The frontier in renewable energy applications lies in designing functional energy materials from molecular and nanostructured components as well as integrating these functional entities into optoelectronic devices. Fundamental insights into photophysics of each functional material and exquisite chemical control over the often disordered interfaces are essential to developing design strategies to optimize the energy flow across different functional entities in the device. The first part of this talk will focus on using ultrafast nonlinear spectroscopy with femtosecond temporal resolution to unravel several fundamentally interesting photophysical phenomena in functional energy materials, including quantum coherences in synthetic biomimetics and exciton relaxation in lead halide perovskite nanocrystals. The second part of the talk will focus on the design of solid-state NIR-to-visible upconversion devices that utilize bulk lead halide perovskites as triplet sensitizer and organic molecular materials as triplet–triplet annihilator to achieve optical conversion. Delicate control over the interfacial chemical composition and defects in these devices, in conjunction with surface characterization techniques, reveals that it is precisely the interfacial environment that both enables and limits the device performance.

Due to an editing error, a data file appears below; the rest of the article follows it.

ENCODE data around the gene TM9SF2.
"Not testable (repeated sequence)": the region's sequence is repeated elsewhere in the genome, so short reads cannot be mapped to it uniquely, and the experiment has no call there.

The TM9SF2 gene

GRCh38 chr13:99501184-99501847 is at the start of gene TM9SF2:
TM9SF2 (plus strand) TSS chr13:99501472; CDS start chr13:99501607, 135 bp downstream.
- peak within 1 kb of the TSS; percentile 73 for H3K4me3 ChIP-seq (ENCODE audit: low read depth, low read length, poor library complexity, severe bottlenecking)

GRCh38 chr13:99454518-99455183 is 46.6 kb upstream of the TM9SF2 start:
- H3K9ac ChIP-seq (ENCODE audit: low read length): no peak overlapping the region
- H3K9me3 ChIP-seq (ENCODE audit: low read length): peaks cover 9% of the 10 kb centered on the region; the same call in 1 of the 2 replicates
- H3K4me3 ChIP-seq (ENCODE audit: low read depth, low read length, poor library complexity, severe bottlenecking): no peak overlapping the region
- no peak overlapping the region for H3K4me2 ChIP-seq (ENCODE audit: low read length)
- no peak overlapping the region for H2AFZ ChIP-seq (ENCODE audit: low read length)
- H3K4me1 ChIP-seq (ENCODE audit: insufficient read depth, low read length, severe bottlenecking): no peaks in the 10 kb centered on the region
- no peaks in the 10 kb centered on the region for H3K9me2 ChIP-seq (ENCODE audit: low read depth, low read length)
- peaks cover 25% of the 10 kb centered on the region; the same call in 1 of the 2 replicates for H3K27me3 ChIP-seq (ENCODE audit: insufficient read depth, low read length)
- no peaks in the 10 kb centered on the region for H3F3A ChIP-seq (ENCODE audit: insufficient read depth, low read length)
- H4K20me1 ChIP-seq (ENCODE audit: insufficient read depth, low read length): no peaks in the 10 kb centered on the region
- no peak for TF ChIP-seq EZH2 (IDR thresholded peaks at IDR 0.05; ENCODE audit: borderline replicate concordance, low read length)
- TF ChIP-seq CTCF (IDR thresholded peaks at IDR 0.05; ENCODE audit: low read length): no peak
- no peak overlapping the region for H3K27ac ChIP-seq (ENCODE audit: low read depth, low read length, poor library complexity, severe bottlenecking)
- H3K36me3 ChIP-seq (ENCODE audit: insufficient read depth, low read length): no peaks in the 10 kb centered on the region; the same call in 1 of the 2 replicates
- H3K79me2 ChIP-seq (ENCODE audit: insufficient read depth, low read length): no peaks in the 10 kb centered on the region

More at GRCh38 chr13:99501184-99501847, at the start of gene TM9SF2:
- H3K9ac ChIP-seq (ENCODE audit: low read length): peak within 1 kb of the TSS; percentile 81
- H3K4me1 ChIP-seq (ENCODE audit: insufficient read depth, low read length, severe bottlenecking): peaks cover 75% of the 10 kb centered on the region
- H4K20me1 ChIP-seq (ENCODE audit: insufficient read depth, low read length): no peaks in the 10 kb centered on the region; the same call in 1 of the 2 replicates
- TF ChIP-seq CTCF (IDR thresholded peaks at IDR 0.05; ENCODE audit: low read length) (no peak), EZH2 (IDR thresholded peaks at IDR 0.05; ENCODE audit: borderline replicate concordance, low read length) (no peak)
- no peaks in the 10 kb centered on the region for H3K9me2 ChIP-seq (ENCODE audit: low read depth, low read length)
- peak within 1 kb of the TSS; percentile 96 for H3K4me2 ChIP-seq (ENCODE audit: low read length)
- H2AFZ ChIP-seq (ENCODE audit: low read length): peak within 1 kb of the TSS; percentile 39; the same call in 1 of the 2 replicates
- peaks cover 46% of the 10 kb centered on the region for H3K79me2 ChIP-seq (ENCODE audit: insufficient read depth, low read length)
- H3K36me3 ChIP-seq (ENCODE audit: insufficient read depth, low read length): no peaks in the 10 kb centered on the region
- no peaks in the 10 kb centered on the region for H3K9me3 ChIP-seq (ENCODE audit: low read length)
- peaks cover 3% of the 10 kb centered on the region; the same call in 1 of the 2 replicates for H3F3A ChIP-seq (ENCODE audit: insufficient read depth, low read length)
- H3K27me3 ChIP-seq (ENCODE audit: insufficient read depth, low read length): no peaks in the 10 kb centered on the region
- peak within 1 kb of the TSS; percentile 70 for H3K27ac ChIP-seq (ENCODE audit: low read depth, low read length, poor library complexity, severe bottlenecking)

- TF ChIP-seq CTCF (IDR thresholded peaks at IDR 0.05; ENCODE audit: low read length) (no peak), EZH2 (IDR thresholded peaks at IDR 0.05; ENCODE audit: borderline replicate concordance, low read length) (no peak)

Location and Address
Eberly 307 and via Zoom